A Helping Hand to Your Clinic

The constant availability of high-quality autoclaves is essential to infection control in a dental clinic. If your requirements haven’t altered, you may be content to replace an old autoclave with another of the same kind. There are a few things to consider when buying it, whether it’s your first, second, or time buying. Keeping that in mind, here are five guidelines to follow while selecting an autoclave:

Instrumentation and Volume

Before everything else, think about the sterilised tools. On a typical day, how many different instruments do you use? What kind of instruments are those? What is the average daily handpiece usage? Do you plan to preserve or buy any instruments that need to be on a unique cycle? The answer to all these questions will determine which autoclave is best for your clinic.

Vacuum Autoclave or Gravity Displacement

Class N (gravity displacement) and Class B (pre-vacuum) autoclaves are on the market. The Class S category includes autoclaves with a wide range of features. The simplest autoclave uses gravity to expel air via the bottom exit valves once the steam has displaced the air in the chamber. For wrapped loads and devices with lumens-like handpieces, pre-vacuum results in more efficient air removal than gravity displacement. Improved drying efficiency is another benefit of these systems in autoclaves.

Learning the rules and requirements of your jurisdiction is crucial. Vacuum autoclaves are highly recommended for sterilising medical equipment in Europe, according to standard EN 13060. Depending on local regulations, a pre-vacuum autoclave may be required for packed loads, solid instruments, and lumened instruments. In contrast, gravity displacement may only be suggested (or permitted) for unwrapped loads and solid instruments (i.e., no hollows/lumens).

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In some regions, using an autoclave of any kind may be suggested, but transporting loose goods would be prohibited or severely discouraged. Remember that the maker only guarantees autoclaves for the loads and cycles specified in the IFU, whether the loads are wrapped.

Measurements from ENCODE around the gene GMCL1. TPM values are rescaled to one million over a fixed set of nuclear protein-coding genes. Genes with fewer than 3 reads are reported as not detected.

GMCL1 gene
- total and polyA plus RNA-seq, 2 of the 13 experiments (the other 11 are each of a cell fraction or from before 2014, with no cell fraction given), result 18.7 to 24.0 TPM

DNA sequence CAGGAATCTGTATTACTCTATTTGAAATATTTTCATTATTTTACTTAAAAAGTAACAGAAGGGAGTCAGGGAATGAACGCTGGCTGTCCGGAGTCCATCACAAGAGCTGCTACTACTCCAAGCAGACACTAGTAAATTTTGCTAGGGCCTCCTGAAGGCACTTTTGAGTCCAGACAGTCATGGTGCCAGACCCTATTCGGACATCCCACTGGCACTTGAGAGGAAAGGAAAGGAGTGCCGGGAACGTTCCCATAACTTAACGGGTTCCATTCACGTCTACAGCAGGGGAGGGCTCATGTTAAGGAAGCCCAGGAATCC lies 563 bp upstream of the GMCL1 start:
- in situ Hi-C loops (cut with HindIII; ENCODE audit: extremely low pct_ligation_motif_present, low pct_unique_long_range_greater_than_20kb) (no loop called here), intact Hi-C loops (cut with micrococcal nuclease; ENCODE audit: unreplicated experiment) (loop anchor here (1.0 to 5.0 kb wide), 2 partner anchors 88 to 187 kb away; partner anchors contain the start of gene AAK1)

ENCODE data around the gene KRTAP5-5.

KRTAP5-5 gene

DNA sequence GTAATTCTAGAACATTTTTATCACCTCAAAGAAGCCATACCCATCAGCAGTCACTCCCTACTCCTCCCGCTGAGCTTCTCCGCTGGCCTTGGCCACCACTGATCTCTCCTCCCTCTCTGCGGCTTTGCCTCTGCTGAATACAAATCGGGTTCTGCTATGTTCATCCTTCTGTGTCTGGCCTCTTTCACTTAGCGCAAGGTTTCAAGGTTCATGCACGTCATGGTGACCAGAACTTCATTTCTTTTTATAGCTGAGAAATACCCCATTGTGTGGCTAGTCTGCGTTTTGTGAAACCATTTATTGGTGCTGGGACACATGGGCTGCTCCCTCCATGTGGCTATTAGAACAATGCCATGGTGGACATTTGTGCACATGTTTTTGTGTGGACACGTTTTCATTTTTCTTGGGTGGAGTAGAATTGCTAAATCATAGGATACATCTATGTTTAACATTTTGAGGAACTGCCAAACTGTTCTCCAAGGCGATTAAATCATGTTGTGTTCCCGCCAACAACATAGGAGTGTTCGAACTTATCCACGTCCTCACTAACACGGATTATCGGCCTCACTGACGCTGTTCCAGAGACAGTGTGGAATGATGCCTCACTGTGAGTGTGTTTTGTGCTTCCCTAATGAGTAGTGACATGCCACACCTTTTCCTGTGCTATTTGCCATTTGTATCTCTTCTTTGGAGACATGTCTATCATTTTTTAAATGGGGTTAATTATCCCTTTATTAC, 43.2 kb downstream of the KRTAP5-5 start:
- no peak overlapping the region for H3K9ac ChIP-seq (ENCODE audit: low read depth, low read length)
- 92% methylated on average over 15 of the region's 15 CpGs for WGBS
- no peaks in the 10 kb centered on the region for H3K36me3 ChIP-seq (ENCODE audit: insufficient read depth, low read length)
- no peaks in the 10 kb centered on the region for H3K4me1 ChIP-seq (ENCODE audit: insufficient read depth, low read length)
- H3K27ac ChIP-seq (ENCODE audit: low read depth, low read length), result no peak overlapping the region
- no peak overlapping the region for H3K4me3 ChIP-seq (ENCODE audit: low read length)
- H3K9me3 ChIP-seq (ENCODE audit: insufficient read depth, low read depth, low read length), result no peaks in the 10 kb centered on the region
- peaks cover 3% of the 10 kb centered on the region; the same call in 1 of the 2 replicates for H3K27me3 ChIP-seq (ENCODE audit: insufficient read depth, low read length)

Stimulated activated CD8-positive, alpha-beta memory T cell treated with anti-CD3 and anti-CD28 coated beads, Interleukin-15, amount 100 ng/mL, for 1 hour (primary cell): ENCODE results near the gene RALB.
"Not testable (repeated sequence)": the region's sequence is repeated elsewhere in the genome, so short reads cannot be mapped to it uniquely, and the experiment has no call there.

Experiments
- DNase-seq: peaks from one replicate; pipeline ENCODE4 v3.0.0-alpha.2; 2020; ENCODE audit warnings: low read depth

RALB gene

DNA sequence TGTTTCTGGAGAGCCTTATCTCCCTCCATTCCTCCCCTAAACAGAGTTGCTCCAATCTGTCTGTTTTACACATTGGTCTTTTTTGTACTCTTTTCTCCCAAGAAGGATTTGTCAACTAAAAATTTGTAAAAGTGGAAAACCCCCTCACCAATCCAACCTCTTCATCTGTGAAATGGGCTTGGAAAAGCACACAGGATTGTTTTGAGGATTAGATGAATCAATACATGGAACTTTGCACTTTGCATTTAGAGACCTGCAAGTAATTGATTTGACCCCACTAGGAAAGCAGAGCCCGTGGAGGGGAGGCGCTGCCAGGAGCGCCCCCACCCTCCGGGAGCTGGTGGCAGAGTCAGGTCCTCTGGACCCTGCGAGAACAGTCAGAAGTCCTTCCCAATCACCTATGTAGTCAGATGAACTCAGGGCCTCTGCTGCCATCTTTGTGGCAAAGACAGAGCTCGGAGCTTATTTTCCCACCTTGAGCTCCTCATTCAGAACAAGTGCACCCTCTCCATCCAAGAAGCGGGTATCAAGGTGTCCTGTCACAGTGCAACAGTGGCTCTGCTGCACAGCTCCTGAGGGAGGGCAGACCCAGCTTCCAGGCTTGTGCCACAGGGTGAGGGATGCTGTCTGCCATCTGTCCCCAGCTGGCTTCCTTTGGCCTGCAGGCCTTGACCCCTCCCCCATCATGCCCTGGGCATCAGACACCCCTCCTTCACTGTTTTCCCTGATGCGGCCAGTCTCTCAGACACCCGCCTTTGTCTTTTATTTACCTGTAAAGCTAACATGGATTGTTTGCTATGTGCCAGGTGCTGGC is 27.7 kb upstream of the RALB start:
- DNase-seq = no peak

Chamber Capacity and Dimensions

The chamber capacity of dental clinic steam sterilisers may be up to 60 litres. The loads that may be accommodated are affected not only by the size of the trays and racks within the cylinder but also by the interior dimensions of the cylinder itself. The ideal chamber would be big enough and designed in such a way as to support the necessary instrument loads without being too massive. Think about buying one giant autoclave rather than two little ones.

Periodicity in Cycles

The cycle length, including the pre-and post-cycle phases, might vary depending on the autoclave model and the cycle parameters. Think about the procedure from start to finish. If necessary, time for drying and preheating should also be factored in. Faster cycles allow for faster reprocessing and subsequent load availability from it.

Ease of Use

Pre-set cycles do not need you to adjust any of the sterilising settings. The ability to lock and unlock doors mechanically, a water fill feature, and computerised recording of the sterilisation log are a few more features of pre-set autoclaves. On the other hand, manual autoclaves are harder to use but cheaper. In the case of automatic autoclaves, be sure there are enough pre-programmed cycles to meet your demands, keeping in mind that having too many is also not ideal.